This paper was supported by funding from the Halla Newcastle PBL Education and Research Center. The author acknowledges the editorial support provided by Professor Margaret McMillan.

Figure 1.
PRISMA flow diagram for inclusion of studies


Almulla, M.A. (2019). The Efficacy of employing problem-based learning (PBL) approach as a method of facilitating students’achievement. IEEE Access, 7, 146480–146494.
Alrahlah, A. (2016). How effective the problem-based learning (PBL) in dental education. A critical review. The Saudi Dental Journal, 28, 155–161.
crossref pmid pmc
dos Santos, S., Alexandre, G., & Rodrigues, A. (2015). “Applying PBL in project management education: A case study of an undergraduate course,” 2015 IEEE Frontiers in Education Conference (FIE), El Paso, TX, 2015, 1-8.

dos Santos, S.C. (2017). PBL-SEE: An authentic assessment model for pbl-based software engineering education. IEEE Transactions on Education, 60(2), 120–126.
Hallinger, P., & Bridges, E.M. (2017). A systematic review of research on the use of problem-based learning in the preparation and development of school leaders. Educational Administration Quarterly, 53(2), 255–288.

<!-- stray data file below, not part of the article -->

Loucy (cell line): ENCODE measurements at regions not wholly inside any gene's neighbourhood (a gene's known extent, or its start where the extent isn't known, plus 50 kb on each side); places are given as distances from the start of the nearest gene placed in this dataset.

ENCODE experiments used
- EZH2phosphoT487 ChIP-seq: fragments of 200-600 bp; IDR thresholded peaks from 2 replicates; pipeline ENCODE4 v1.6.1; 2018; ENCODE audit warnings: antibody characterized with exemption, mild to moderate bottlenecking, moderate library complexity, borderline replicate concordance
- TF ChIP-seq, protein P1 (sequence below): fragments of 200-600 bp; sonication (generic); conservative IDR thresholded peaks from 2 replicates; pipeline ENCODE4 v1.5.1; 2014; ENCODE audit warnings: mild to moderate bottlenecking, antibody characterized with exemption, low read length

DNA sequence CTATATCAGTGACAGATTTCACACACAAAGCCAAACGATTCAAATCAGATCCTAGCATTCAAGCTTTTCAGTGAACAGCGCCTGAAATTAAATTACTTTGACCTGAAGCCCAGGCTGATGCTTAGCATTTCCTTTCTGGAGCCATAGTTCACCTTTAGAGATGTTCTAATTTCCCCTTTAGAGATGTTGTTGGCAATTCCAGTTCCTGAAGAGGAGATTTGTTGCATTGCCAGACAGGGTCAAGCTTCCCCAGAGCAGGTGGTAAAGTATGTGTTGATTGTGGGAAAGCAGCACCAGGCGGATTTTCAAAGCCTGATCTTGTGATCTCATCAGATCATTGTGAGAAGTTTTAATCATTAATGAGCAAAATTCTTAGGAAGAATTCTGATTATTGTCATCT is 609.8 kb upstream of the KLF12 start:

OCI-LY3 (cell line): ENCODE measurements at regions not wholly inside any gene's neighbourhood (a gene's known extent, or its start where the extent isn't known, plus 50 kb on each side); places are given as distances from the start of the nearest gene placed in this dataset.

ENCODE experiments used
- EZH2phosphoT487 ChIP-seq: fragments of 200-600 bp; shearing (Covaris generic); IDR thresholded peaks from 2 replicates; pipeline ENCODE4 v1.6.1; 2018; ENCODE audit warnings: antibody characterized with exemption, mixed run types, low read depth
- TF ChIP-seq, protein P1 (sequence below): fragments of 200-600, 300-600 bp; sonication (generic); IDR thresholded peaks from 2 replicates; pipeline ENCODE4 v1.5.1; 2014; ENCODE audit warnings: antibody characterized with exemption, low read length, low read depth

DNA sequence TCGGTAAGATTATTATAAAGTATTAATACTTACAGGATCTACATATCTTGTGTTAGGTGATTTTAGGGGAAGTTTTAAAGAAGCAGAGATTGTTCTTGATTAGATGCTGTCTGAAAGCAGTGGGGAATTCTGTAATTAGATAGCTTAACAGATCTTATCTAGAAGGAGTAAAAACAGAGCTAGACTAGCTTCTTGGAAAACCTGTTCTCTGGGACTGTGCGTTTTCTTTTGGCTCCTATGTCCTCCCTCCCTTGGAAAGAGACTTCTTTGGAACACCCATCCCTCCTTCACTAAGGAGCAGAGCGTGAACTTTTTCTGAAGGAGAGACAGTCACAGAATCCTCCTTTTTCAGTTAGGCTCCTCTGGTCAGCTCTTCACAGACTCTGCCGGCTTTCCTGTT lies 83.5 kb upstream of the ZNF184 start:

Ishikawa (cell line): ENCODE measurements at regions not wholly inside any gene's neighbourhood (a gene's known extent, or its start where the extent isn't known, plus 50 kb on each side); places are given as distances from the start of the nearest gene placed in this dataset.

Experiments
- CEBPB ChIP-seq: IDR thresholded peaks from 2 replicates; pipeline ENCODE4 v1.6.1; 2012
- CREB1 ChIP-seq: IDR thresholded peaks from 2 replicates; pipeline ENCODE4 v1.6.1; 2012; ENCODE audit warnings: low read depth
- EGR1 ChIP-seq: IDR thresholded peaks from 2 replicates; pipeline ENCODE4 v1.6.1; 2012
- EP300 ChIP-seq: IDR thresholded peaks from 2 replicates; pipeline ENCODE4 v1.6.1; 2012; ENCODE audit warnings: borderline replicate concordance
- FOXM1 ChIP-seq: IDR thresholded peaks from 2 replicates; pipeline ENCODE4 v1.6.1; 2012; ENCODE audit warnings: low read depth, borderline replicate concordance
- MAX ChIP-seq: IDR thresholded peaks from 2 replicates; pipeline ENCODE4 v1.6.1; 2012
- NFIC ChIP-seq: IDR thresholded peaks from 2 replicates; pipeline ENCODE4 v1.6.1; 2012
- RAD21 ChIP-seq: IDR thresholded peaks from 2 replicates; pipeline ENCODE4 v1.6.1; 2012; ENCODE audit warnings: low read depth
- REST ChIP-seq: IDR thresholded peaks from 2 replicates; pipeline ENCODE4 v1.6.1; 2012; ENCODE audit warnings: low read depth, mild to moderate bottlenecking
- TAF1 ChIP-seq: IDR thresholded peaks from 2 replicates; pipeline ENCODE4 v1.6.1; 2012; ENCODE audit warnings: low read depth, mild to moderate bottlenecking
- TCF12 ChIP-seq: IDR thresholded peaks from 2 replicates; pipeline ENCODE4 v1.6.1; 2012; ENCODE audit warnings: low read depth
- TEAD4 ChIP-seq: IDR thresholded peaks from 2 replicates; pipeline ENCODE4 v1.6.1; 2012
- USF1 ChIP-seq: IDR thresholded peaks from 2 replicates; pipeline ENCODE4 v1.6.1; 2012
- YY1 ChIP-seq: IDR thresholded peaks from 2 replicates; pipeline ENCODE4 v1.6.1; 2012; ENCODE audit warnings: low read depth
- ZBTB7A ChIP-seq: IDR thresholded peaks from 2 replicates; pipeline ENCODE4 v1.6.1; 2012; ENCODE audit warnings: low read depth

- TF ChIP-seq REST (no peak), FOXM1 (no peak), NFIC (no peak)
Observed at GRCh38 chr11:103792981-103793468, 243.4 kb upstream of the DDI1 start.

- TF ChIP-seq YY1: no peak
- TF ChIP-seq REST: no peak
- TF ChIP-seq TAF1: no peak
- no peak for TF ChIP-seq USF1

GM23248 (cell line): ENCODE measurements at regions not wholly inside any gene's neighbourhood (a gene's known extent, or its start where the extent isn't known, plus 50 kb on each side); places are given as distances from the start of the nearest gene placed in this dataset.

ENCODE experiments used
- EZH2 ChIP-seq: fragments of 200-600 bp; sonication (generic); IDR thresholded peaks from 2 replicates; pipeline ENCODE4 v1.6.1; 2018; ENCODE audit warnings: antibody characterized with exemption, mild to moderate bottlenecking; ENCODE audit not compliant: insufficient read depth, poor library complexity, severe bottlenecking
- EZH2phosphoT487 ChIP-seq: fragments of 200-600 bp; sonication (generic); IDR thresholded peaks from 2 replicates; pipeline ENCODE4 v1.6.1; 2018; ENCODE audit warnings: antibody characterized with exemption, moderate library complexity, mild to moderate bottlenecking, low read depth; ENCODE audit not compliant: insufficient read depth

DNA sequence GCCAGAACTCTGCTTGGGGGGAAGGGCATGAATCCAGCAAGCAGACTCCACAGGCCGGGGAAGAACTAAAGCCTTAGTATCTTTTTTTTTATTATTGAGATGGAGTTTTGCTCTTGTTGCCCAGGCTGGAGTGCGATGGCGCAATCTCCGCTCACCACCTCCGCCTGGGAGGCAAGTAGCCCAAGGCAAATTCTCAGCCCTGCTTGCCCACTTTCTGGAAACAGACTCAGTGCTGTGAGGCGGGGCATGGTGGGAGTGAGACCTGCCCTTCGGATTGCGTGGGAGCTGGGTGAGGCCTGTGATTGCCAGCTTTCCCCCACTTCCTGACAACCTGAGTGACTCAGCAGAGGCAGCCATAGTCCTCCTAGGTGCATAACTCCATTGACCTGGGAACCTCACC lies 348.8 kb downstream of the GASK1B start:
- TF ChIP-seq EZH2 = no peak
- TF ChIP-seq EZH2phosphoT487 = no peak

Huang, C., & Wang, Y. (2020). Toward an integrative nursing curriculum: combining team-based and problem-based learning with emergency-care scenario simulation. International Journal of Environmental Research and Public Health, 17(12), 4612.
crossref pmid pmc
Hung, C., & Lin, C. (2015). Using concept mapping to evaluate knowledge structure in problem-based learning. BMC Medical Education, 15, 212.
crossref pmid pmc
Jaleniauskiene, E. (2016). Revitalizing foreign language learning in higher education using a pbl curriculum. Procedia - Social and Behavioral Sciences, 232(2016), 265–275.
Kang, J., Lee, H., & Kim, J. (2019). The effects of application of pbl(problem-based learning) class on nursing education. Journal of the Korean Applied Science and Technology, 36(4), 1460–1471.

Kim, B. (2015). Applying problem-based learning in university business english classes. Journal of Digital Convergence, 13(2), 91–103.